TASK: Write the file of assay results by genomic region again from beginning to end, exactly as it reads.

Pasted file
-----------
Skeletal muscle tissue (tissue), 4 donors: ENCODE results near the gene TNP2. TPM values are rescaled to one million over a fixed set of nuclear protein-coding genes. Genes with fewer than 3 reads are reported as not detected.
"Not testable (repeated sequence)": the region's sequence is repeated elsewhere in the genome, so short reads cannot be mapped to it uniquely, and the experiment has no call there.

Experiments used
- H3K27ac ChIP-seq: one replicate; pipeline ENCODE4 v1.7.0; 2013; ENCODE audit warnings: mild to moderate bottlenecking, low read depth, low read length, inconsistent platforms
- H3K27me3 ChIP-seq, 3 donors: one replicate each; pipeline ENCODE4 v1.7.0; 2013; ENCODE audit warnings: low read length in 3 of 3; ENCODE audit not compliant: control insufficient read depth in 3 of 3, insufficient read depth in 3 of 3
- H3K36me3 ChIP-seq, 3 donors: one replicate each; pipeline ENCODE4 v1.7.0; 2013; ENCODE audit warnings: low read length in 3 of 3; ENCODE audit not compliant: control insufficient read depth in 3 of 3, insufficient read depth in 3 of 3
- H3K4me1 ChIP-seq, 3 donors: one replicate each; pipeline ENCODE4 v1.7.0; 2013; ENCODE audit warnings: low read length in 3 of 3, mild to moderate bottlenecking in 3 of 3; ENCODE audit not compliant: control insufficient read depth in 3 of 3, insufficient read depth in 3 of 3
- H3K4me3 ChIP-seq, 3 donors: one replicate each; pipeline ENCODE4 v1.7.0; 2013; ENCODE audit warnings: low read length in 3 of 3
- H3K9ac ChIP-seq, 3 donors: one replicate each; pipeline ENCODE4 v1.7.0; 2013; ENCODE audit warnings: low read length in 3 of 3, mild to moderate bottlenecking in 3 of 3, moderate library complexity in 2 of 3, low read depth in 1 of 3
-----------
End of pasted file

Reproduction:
Skeletal muscle tissue (tissue), 4 donors: ENCODE results near the gene TNP2. TPM values are rescaled to one million over a fixed set of nuclear protein-coding genes. Genes with fewer than 3 reads are reported as not detected.
"Not testable (repeated sequence)": the region's sequence is repeated elsewhere in the genome, so short reads cannot be mapped to it uniquely, and the experiment has no call there.

Experiments used
- H3K27ac ChIP-seq: one replicate; pipeline ENCODE4 v1.7.0; 2013; ENCODE audit warnings: mild to moderate bottlenecking, low read depth, low read length, inconsistent platforms
- H3K27me3 ChIP-seq, 3 donors: one replicate each; pipeline ENCODE4 v1.7.0; 2013; ENCODE audit warnings: low read length in 3 of 3; ENCODE audit not compliant: control insufficient read depth in 3 of 3, insufficient read depth in 3 of 3
- H3K36me3 ChIP-seq, 3 donors: one replicate each; pipeline ENCODE4 v1.7.0; 2013; ENCODE audit warnings: low read length in 3 of 3; ENCODE audit not compliant: control insufficient read depth in 3 of 3, insufficient read depth in 3 of 3
- H3K4me1 ChIP-seq, 3 donors: one replicate each; pipeline ENCODE4 v1.7.0; 2013; ENCODE audit warnings: low read length in 3 of 3, mild to moderate bottlenecking in 3 of 3; ENCODE audit not compliant: control insufficient read depth in 3 of 3, insufficient read depth in 3 of 3
- H3K4me3 ChIP-seq, 3 donors: one replicate each; pipeline ENCODE4 v1.7.0; 2013; ENCODE audit warnings: low read length in 3 of 3
- H3K9ac ChIP-seq, 3 donors: one replicate each; pipeline ENCODE4 v1.7.0; 2013; ENCODE audit warnings: low read length in 3 of 3, mild to moderate bottlenecking in 3 of 3, moderate library complexity in 2 of 3, low read depth in 1 of 3